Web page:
03-24 | By CSAA Team
According to the Centers for Disease Control and Prevention (CDC), the rate of drug overdose deaths, including primarily opioid overdose deaths, has skyrocketed by 140 percent since 2000 in the United States. As per the statistics available, deaths caused due to the commonly prescribed natural and semisynthetic opioid painkillers after increasing since the 1990s declined a little in 2012 and did not increase in 2013, thereby displaying some signs of progress. However, heroin overdose deaths have witnessed a discernible rise from 2010 onwards.
Overall, drug addiction and drug overdose deaths have increased considerably from 2013 to 2014. During this period, the overdose death rate for opioid painkillers increased by 9 percent. While it increased by 26 percent in the case of heroin, there was an increase by 80 percent in the case of synthetic opioids, including illicitly manufactured fentanyl. By 2014, the opioid overdose epidemic exacerbated again.
In 2016, the medical authorities reported that fentanyl overdose was responsible for the death of the musician Prince, which shocked the entire world. For many, it was the first time that they had even heard about the drug fentanyl, which can prove to be detrimental when used in a manner other than recommended by doctors.
When it comes to synthetic opioids, fentanyl is one of the most potent drugs among all. It is usually prescribed to the patients dealing with severe pain, particularly following a serious surgery and during the challenging phase of cancer.
Speculations suggest that Prince may have acquired the drug after his hip surgery in the mid-2000s. At times, fentanyl is procured illegally from doctors; however, the illegal counterpart of the drug has been circulating under various street names, such as Apache, China White, China Girl and TNT.
Fentanyl is a drug that is approximately 50 times stronger than heroin and 100 times stronger than morphine. Considering the above fact, it is prescribed only to the patients who experience the highest level of pain. Whenever the law enforcement personnel bust a shipment of fentanyl, they are required to be geared up in the highest-grade hazmat suit to avoid the absorption of the drug through the pores in the skin.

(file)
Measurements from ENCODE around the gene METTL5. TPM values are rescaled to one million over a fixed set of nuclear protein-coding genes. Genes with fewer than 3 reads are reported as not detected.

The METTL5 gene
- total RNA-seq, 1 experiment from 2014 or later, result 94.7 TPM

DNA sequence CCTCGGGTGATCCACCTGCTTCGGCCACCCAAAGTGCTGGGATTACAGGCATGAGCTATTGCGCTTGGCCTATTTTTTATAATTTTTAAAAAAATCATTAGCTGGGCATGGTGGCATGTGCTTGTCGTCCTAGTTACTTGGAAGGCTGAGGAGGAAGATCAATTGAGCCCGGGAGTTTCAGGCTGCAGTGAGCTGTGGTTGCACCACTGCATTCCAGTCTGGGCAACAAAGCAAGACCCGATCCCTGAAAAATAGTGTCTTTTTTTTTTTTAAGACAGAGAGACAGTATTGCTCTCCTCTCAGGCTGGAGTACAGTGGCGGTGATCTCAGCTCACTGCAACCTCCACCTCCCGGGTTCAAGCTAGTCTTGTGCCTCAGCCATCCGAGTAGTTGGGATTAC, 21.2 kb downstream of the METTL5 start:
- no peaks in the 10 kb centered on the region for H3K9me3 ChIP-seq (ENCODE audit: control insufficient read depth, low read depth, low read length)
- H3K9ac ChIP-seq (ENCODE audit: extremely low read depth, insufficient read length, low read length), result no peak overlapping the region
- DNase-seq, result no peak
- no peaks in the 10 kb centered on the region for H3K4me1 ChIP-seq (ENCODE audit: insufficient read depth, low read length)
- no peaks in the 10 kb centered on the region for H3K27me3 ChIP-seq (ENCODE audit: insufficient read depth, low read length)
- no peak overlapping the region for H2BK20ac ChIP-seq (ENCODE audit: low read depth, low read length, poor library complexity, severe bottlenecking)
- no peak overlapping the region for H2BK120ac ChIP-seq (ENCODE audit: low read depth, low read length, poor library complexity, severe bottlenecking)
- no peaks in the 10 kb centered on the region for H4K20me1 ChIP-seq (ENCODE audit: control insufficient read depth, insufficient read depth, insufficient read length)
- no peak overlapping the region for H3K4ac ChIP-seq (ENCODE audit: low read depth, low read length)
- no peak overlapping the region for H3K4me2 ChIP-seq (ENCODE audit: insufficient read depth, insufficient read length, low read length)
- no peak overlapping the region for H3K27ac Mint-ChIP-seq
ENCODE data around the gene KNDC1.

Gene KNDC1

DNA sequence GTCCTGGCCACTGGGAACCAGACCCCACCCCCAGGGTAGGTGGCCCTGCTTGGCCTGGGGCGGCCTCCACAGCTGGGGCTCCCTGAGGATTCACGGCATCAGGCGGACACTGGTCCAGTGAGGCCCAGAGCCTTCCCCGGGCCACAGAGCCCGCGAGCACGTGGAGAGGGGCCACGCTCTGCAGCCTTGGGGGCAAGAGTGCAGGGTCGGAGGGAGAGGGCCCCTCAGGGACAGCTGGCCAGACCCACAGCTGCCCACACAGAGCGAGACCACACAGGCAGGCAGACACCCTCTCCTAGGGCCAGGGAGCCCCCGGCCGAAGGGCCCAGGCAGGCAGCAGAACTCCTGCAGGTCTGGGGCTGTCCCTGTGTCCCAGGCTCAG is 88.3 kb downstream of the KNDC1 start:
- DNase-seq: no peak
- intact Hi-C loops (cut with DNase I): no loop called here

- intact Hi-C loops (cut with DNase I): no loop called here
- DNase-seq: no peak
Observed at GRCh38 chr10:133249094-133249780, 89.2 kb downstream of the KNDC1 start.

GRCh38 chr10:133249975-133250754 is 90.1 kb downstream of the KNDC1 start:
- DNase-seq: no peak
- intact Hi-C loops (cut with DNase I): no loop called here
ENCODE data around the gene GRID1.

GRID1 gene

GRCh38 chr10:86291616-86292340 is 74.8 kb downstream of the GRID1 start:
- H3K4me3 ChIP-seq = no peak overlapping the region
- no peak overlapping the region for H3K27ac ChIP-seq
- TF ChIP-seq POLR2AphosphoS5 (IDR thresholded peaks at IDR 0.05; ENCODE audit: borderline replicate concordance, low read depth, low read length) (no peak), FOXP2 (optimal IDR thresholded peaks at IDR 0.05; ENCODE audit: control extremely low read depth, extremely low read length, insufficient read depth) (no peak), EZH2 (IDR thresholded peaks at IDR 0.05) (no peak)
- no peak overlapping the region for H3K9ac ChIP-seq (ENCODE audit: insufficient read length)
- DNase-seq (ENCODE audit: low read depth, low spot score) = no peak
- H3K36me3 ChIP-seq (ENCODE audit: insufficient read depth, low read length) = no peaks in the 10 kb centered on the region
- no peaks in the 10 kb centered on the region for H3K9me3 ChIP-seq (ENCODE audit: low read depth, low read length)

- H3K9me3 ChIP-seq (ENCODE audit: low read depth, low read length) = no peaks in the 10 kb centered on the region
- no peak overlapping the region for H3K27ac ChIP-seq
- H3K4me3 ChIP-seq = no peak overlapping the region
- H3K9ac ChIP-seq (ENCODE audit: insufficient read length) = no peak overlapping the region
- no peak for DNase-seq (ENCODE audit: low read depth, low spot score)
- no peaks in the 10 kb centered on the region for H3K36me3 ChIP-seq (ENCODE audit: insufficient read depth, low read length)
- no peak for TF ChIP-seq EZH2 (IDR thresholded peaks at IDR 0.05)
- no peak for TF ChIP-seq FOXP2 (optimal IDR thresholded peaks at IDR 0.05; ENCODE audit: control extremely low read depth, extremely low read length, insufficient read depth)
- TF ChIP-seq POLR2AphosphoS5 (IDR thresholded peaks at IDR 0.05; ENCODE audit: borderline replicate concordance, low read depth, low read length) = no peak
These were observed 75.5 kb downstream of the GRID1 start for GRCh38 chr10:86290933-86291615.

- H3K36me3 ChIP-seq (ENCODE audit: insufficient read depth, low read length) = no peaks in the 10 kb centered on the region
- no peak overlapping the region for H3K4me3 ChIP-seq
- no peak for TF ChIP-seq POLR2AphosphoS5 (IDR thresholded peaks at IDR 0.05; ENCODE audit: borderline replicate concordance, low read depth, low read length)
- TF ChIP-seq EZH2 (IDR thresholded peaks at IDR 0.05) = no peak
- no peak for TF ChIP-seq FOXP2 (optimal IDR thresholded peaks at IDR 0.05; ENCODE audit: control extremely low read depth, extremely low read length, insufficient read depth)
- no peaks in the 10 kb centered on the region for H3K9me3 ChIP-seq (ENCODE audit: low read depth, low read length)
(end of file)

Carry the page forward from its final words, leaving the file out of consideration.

A dose of fentanyl the size of a grain of sand is enough to kill an individual. When it is prescribed by a doctor, it is measured by the millionth of a gram. Given the fact that how easy it is to overdose on fentanyl, overdose cases between 2013 and 2014 have increased by 80 percent.
Besides being sold in its raw form, fentanyl is sometimes blended with heroin, cocaine or other drugs. When a person uses these drugs, he or she unintentionally risk exposure to fentanyl. As even the smallest amount of fentanyl can be fatal, it can prove to be a major threat to a person’s life. In fact, the stark rise in heroin could also be due to the blend of illegal fentanyl with heroin; overdose deaths due to heroin use have increased by more than threefold since 2010.
The ways of consuming fentanyl extend beyond than a concoction of illicit drugs. In fact, counterfeit pain pills and anxiety medications laced with fentanyl are easily available on the street. As these fake pills are indistinguishable from their genuine counterparts, it is essential to conduct a lab test to ascertain their authenticity. According to several sources, fentanyl has been discovered in counterfeit drugs disguised as Percocet, Xanax and Norco.
Another reason that contributed to the increase in overdose deaths is that fake pills are available at a cheaper price on the streets. While buying prescription drugs, one can safeguard himself or herself from counterfeit drugs and fentanyl-laced drugs by visiting a doctor or a certified pharmacy.
Like other illicit drugs, fentanyl affects the key portions of the brain responsible for controlling pain and emotions. Some of the serious effects of fentanyl include drowsiness, nausea, confusion, respiratory depression, addiction, death, etc. Being a highly potent drug, there are increased chances of an overdose.
If you or your loved one is battling any form of substance abuse, contact the Colorado Substance Abuse Advisors to access the best substance abuse treatment centers in Colorado. Call us at our 24/7 helpline number 866-300-5857 or chat online to know more about the substance abuse treatment programs in Colorado.